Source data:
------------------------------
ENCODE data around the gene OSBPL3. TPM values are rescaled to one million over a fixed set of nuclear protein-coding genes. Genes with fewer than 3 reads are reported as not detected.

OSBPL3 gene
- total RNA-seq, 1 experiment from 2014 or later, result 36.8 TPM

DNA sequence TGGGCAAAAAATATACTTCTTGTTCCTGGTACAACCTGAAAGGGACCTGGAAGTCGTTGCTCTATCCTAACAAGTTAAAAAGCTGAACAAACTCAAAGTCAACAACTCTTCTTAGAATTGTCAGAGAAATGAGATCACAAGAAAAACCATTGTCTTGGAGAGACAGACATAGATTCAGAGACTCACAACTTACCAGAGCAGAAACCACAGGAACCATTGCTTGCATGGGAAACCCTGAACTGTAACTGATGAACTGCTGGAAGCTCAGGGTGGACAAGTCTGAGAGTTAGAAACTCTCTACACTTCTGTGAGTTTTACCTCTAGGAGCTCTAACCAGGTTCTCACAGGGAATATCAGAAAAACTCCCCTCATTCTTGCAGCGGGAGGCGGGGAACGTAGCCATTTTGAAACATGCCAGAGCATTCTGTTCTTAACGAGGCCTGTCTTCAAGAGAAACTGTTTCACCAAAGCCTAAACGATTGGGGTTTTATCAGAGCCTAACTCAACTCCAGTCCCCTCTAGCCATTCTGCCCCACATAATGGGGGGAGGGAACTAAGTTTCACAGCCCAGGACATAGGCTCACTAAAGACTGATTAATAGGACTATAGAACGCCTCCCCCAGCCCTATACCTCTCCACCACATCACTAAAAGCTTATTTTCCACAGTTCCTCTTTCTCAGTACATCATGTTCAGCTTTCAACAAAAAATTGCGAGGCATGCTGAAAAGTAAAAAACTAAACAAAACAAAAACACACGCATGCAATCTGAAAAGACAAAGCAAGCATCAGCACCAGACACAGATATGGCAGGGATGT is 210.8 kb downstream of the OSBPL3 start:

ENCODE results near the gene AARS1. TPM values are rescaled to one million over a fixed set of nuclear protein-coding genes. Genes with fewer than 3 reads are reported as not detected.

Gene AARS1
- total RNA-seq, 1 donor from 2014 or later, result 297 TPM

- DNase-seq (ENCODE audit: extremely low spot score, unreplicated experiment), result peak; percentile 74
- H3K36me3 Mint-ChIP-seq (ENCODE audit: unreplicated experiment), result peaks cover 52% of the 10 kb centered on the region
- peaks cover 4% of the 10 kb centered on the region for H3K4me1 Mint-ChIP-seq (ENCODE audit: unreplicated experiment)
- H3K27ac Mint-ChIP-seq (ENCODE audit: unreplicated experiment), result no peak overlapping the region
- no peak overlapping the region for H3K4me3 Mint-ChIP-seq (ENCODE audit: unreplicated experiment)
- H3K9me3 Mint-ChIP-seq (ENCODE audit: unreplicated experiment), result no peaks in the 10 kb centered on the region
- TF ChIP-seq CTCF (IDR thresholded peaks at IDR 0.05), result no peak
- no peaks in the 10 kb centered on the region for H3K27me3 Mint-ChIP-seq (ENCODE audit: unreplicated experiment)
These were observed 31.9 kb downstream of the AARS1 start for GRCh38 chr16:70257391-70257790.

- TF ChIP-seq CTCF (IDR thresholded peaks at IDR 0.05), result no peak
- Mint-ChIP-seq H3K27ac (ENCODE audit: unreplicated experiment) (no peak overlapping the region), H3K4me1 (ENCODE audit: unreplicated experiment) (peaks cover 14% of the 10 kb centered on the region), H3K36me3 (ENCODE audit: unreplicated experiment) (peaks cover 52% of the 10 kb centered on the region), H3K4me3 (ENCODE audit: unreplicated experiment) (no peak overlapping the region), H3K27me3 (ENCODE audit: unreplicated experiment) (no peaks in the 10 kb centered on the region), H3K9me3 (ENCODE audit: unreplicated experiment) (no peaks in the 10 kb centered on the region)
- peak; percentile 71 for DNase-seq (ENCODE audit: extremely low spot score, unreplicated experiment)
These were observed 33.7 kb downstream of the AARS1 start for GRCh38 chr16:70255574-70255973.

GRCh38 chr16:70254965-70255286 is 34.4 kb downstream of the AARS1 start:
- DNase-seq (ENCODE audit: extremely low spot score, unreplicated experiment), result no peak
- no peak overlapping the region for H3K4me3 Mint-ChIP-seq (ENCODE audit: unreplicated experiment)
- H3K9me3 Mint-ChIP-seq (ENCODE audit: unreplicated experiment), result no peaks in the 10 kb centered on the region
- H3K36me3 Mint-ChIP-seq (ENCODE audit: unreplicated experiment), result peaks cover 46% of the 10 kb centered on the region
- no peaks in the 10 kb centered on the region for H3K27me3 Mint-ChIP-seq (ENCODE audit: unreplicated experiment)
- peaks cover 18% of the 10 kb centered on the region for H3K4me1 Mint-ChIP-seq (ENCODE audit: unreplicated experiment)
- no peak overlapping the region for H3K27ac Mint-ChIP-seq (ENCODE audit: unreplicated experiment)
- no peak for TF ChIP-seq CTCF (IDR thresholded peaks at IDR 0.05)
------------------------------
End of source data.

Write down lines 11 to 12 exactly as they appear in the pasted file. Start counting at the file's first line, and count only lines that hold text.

- H3K27ac Mint-ChIP-seq (ENCODE audit: unreplicated experiment), result no peak overlapping the region
- no peak overlapping the region for H3K4me3 Mint-ChIP-seq (ENCODE audit: unreplicated experiment)